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Trustees Duties - More than meets the eye!

by Craig Savage CA

I recently attended a course on Trusts, which focused on the rules around Trustees Duties. I thought it would be good to discuss some of these, as a lot of people either have never known, or easily forget just what they are expected to do.

It is no secret that New Zealander’s love Trusts. It is estimated there are up to 500,000 trusts operating in New Zealand. We have the highest number of trusts per capita in the world. The whole notion of Trust’s began way back with the Crusades. Back then, women were not able to own property, so knights who went off to reclaim the Holy Land would put their property in the hands of a Trustee to provide for his wife and children. Many things have changed since then, but the basic principle of trusteeship hasn’t – that the trustee holds assets on behalf of others.

This is a position of immense trust (no pun intended) as the Trustee legally owns the property and can have vast powers. Most trusts these days will usually have mum and dad, plus either a friend or a professional trustee.

Many of the duties of Trustees are fairly obvious, but still require thought. It’s worth reviewing the trust deed regularly and thinking about how the trust is used to ensure you don’t run into any issues down the track.

Some (but not all!) of a trustees duties are :

- Know the terms of the Trust
This seems so obvious, but many people probably get the trust deed drawn up and then never read it again. The scope and limits of trustees powers are all set out in the trust deed, so you need to know what they are.
- Follow the terms of the Trust
Again, seems obvious, but easily breached. Some trust deeds prohibit borrowing in the trust. If the trustees then buy a property and get a mortgage, they may be found personally liable for the debt as they breached the trust deed!
- Impartiality
Trustees must act fairly and respectfully towards all beneficiaries. This doesn’t mean distributions must be equal, but you can’t simply decide not to consider someone for a distribution because they have annoyed you. In family trusts this can happen where one child shacks up with someone the parents don’t like.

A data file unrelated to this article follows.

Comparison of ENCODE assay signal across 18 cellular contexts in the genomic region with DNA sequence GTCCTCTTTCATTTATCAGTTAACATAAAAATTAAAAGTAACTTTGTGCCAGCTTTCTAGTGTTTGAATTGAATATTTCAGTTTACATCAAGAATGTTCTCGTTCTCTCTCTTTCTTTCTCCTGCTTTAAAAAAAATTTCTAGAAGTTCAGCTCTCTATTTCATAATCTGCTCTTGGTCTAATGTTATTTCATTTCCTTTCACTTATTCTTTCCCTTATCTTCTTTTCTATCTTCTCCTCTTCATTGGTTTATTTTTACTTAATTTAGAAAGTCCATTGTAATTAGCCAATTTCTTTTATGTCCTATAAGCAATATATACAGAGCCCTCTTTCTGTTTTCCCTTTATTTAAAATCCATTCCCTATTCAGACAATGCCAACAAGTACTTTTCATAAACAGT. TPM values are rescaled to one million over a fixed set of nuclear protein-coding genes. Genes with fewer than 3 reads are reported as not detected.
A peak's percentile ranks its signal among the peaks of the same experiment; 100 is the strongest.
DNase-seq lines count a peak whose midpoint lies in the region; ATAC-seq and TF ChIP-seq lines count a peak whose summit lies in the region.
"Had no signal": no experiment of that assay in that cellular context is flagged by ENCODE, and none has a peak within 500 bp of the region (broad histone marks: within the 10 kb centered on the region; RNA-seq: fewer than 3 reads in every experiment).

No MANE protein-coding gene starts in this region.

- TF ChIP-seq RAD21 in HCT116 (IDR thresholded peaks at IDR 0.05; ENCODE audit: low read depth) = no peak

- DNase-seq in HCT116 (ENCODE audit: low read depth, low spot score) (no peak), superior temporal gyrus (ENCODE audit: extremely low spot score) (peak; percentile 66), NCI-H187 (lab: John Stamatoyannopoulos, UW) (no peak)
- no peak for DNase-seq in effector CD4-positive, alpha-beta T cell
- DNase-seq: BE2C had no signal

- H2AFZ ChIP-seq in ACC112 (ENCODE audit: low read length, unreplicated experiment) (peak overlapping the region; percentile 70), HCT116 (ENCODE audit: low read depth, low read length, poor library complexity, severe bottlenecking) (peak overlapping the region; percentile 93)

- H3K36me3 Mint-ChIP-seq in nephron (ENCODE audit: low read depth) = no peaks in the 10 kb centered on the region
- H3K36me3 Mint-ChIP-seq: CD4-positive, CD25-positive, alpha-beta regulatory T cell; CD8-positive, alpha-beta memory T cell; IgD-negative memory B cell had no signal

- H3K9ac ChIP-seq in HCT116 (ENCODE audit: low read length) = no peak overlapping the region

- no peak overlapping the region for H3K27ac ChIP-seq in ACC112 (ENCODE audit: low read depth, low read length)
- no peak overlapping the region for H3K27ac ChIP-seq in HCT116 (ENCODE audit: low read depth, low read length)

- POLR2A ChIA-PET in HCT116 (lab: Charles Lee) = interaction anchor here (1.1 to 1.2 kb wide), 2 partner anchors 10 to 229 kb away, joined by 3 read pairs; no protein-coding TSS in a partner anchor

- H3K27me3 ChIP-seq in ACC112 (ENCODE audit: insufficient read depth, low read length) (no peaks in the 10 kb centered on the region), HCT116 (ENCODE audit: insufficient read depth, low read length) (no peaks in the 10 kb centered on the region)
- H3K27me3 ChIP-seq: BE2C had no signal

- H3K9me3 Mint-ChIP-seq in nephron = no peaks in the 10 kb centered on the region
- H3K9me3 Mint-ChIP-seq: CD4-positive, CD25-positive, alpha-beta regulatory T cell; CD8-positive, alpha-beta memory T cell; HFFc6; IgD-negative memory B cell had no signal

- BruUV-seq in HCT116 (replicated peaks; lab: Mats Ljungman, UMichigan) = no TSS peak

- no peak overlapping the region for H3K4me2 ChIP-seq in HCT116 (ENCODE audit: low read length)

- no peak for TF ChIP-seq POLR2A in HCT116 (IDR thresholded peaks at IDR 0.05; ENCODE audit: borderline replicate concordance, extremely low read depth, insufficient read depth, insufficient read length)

It’s also worth thinking about just who you name as beneficiaries in the trust deed. Many trust deeds are very open about who can be a beneficiary, which could potentially cause problems – say you named your spouse, children and your siblings. Your intention was always to distribute to your children, but your siblings are also entitled to due consideration.
- Prudent Investment
I love this one. The rules are that Trustees must consider whether a prudent person would invest the trust funds in the way the Trustees have done. If the trust deed isn’t clear about the intention to invest or retain assets for reasons other than financial return you could get in strife. For example say a property was sold and the funds spent on a retirement unit for mum and dad. Knowing these purchases often lose money, it would not be hard for a ‘prudent person’ to decide that buying that property was not a prudent investment. Again, make sure the trust deed is clear on the wishes of the settlors!
- Act jointly and unanimously
Trustees decisions must be unanimous, and all trustees must be a part of all decisions. If you have a friend as a trustee, you can’t simply make a decision and get them to sign off. Think carefully about who you appoint as a trustee, if they head overseas, or there is a falling out it can make things quite complicated!
- Good faith and for the Beneficiaries Benefit
This is a most fundamental principle Trustees must adhere to. All decisions and actions must be in the best interests of all beneficiaries.

There are many other duties Trustees must discharge to properly administer a trust. It is a huge legal responsibility and should be carefully considered. If you are ever asked to be a trustee for someone, we would advise you to get independent legal advice before accepting.

The information contained in this article is general in nature and does not take into account your personal situation. You should consider whether the information is appropriate to your needs, and where appropriate, seek professional advice from a suitable advisor.


 

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